The University of Michigan has just announced plans for a Detroit Center to be situated on the ground floor of Orchestra Place on Woodward Avenue this coming fall. Though the center will house offices for a number of different U-M departments, including the schools of social work, art and design, and public health, the Taubman College of Architecture and Urban Planning (TCAUP) will play a key role.
Douglas Kelbaugh, dean of the architecture school, says, “[The center] is not a top-down initiative started by the central administration but one spontaneously generated that has wide support among faculty, students and the community.”
“Our college will start a community design workshop and center where faculty, students and staff can provide pro bono or low-cost design and planning help to nonprofit neighborhood groups.”
Stephen Vogel, dean of the school of architecture at University of Detroit Mercy, is delighted by the news. “Detroit can use all of the creative ideas and community partners it can muster. It is through these community partnerships that Detroit will eventually regain the ground it has lost.”
For years, in architectural studio classes and competitive design workshops, students and staff at the Taubman College have been dissecting, reimagining and planning Detroit. In a recently completed fall 2004 studio, co-taught by international guest lecturers Adrian Blackwell and Yung Ho Chang, 16 students took on the challenge of “rescaling” Detroit.
According to Blackwell, the goal of the studio was to examine the fragmented Detroit landscape and push students to interweave solid empirical data with sometimes fantastic and culturally gripping ideas about what urban space could and might do in the 21st century.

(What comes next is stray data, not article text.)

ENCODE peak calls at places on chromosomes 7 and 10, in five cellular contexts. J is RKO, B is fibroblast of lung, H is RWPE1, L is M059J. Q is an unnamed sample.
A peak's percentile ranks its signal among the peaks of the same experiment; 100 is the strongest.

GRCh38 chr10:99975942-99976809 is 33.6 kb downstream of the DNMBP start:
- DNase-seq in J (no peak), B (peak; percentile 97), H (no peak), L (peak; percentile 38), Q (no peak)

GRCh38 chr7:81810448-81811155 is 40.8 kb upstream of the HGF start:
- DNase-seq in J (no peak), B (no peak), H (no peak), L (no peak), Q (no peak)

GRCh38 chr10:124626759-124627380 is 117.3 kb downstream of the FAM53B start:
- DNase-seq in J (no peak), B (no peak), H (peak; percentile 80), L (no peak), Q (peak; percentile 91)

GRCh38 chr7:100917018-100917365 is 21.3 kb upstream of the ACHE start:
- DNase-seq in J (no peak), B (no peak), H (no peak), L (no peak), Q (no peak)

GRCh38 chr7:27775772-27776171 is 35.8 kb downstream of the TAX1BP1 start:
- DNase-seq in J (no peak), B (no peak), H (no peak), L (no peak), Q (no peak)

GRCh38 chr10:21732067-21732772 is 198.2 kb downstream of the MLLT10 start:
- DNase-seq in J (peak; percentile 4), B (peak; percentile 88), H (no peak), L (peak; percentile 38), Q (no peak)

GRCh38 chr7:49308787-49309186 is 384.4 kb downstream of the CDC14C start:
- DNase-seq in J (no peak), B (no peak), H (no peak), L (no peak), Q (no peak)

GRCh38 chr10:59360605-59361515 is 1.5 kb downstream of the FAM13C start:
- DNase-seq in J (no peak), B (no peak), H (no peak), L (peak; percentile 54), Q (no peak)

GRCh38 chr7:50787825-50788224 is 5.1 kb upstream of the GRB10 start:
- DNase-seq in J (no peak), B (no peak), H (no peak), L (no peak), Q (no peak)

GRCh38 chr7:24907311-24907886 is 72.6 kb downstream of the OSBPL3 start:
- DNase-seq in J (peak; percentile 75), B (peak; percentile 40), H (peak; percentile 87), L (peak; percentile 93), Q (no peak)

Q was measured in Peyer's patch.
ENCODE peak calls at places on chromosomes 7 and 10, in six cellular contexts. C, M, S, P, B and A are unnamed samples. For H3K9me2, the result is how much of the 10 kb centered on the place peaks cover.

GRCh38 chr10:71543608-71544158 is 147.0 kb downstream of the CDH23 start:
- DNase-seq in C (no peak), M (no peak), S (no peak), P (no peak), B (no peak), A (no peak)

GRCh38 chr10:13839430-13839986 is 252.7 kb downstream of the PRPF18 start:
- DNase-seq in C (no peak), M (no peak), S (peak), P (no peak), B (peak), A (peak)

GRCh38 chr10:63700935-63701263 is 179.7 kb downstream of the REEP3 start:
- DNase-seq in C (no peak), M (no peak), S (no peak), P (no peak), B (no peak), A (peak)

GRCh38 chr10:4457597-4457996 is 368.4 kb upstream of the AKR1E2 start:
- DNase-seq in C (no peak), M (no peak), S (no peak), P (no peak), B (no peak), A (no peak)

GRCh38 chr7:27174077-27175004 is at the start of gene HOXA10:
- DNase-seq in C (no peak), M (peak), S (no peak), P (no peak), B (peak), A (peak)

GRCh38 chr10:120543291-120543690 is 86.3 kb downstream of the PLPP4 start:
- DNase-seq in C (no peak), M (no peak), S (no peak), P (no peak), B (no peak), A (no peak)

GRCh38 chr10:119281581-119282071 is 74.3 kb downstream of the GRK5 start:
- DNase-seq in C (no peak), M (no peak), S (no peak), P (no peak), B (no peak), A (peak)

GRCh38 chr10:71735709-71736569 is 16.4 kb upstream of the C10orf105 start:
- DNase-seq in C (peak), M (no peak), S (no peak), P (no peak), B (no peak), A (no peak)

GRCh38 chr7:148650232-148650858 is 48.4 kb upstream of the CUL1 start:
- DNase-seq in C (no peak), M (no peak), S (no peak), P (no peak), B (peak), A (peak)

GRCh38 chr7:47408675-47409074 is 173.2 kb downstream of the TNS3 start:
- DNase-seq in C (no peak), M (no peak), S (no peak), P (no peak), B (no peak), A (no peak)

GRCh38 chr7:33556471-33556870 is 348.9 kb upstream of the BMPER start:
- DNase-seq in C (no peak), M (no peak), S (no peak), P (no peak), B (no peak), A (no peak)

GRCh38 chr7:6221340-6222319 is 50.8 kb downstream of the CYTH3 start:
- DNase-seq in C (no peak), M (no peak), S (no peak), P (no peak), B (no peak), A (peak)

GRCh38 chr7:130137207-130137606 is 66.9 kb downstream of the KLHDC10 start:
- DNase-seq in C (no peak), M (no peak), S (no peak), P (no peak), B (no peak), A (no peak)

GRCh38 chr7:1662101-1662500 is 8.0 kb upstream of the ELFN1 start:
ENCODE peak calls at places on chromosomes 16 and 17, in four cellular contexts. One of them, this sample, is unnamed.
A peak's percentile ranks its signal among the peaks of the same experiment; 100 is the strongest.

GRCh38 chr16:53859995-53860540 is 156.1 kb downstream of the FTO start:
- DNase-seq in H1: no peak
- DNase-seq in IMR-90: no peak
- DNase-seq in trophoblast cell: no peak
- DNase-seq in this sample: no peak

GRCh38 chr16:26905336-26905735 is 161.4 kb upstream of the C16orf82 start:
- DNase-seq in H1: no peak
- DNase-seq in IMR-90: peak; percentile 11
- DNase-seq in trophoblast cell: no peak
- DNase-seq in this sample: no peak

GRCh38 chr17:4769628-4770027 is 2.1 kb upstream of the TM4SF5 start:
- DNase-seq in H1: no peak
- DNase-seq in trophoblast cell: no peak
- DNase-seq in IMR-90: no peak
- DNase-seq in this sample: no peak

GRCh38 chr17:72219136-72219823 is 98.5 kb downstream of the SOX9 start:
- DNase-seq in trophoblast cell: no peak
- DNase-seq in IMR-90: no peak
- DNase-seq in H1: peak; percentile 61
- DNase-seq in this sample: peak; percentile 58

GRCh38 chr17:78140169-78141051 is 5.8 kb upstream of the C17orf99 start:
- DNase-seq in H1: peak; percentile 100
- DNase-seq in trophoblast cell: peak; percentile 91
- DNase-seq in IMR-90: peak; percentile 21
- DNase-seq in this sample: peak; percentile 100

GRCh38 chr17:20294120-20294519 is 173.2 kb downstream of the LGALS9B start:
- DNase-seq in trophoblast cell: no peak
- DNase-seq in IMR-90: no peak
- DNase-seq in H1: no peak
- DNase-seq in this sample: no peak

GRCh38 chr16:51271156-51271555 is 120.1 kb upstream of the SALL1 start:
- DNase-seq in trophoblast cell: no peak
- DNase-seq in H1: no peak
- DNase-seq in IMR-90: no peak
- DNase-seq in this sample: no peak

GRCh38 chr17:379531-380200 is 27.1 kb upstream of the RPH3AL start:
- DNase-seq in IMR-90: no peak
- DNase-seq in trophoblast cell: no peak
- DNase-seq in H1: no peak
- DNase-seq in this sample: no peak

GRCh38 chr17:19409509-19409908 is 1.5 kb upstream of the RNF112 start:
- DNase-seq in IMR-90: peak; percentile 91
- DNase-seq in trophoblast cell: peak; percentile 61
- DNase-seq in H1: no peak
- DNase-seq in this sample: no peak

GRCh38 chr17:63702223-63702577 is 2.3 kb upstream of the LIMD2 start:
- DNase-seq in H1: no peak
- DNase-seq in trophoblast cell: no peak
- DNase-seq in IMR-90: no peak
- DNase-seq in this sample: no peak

In one project, grad student Brian Buchalski designed a pavilion on John R at Woodward Avenue, bridging Oslo and Candy Bar, two nightclubs with separate communities of patrons, and reinventing the area for radical diversity and musical possibilities.
But student experiences were limited by their geographic isolation in Ann Arbor. Journeys to Detroit were quick and infrequent, and technologies, like satellite images, took the place of community outreach. Buchalski would love to see the Taubman College move its U-M campus downtown. He says: “Can you imagine all those students living downtown?” At least with the opening of the Detroit Center, there will be studio lights on at 5 a.m. on Woodward Avenue. Perhaps this will stir the imagination of both student and citizen.Carleton S. Gholz is a freelance writer. Send comments to firstname.lastname@example.org
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